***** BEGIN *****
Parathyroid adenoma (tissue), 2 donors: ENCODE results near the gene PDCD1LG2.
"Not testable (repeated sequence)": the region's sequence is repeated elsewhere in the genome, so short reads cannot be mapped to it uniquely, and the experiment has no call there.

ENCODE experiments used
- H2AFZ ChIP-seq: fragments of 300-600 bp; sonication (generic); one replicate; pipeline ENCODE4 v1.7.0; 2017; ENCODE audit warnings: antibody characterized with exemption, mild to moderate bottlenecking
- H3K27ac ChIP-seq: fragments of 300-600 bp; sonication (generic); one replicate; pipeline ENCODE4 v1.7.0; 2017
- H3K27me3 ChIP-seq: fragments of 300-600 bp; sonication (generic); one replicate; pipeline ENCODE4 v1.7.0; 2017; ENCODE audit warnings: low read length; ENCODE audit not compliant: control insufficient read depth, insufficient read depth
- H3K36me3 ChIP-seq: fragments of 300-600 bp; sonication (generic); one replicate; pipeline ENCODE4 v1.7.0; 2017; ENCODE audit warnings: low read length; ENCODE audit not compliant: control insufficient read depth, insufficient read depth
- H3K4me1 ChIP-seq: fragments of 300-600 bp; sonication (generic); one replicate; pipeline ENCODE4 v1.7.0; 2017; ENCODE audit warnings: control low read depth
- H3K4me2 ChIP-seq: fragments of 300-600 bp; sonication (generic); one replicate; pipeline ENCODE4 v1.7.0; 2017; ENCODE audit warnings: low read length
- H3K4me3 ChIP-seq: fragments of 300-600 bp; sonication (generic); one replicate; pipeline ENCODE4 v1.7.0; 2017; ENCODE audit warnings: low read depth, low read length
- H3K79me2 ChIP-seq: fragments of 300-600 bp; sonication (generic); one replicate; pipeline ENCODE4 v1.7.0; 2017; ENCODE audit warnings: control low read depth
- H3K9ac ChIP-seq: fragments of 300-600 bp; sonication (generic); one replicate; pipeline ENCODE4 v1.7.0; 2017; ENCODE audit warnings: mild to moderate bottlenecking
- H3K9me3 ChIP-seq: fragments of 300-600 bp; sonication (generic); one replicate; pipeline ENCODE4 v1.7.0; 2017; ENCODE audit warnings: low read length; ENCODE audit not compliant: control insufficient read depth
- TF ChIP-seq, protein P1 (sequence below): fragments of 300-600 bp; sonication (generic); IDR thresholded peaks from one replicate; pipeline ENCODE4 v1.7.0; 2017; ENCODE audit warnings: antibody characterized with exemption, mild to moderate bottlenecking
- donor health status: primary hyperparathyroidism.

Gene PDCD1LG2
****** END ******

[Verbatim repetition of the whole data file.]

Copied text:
Parathyroid adenoma (tissue), 2 donors: ENCODE results near the gene PDCD1LG2.
"Not testable (repeated sequence)": the region's sequence is repeated elsewhere in the genome, so short reads cannot be mapped to it uniquely, and the experiment has no call there.

ENCODE experiments used
- H2AFZ ChIP-seq: fragments of 300-600 bp; sonication (generic); one replicate; pipeline ENCODE4 v1.7.0; 2017; ENCODE audit warnings: antibody characterized with exemption, mild to moderate bottlenecking
- H3K27ac ChIP-seq: fragments of 300-600 bp; sonication (generic); one replicate; pipeline ENCODE4 v1.7.0; 2017
- H3K27me3 ChIP-seq: fragments of 300-600 bp; sonication (generic); one replicate; pipeline ENCODE4 v1.7.0; 2017; ENCODE audit warnings: low read length; ENCODE audit not compliant: control insufficient read depth, insufficient read depth
- H3K36me3 ChIP-seq: fragments of 300-600 bp; sonication (generic); one replicate; pipeline ENCODE4 v1.7.0; 2017; ENCODE audit warnings: low read length; ENCODE audit not compliant: control insufficient read depth, insufficient read depth
- H3K4me1 ChIP-seq: fragments of 300-600 bp; sonication (generic); one replicate; pipeline ENCODE4 v1.7.0; 2017; ENCODE audit warnings: control low read depth
- H3K4me2 ChIP-seq: fragments of 300-600 bp; sonication (generic); one replicate; pipeline ENCODE4 v1.7.0; 2017; ENCODE audit warnings: low read length
- H3K4me3 ChIP-seq: fragments of 300-600 bp; sonication (generic); one replicate; pipeline ENCODE4 v1.7.0; 2017; ENCODE audit warnings: low read depth, low read length
- H3K79me2 ChIP-seq: fragments of 300-600 bp; sonication (generic); one replicate; pipeline ENCODE4 v1.7.0; 2017; ENCODE audit warnings: control low read depth
- H3K9ac ChIP-seq: fragments of 300-600 bp; sonication (generic); one replicate; pipeline ENCODE4 v1.7.0; 2017; ENCODE audit warnings: mild to moderate bottlenecking
- H3K9me3 ChIP-seq: fragments of 300-600 bp; sonication (generic); one replicate; pipeline ENCODE4 v1.7.0; 2017; ENCODE audit warnings: low read length; ENCODE audit not compliant: control insufficient read depth
- TF ChIP-seq, protein P1 (sequence below): fragments of 300-600 bp; sonication (generic); IDR thresholded peaks from one replicate; pipeline ENCODE4 v1.7.0; 2017; ENCODE audit warnings: antibody characterized with exemption, mild to moderate bottlenecking
- donor health status: primary hyperparathyroidism.

Gene PDCD1LG2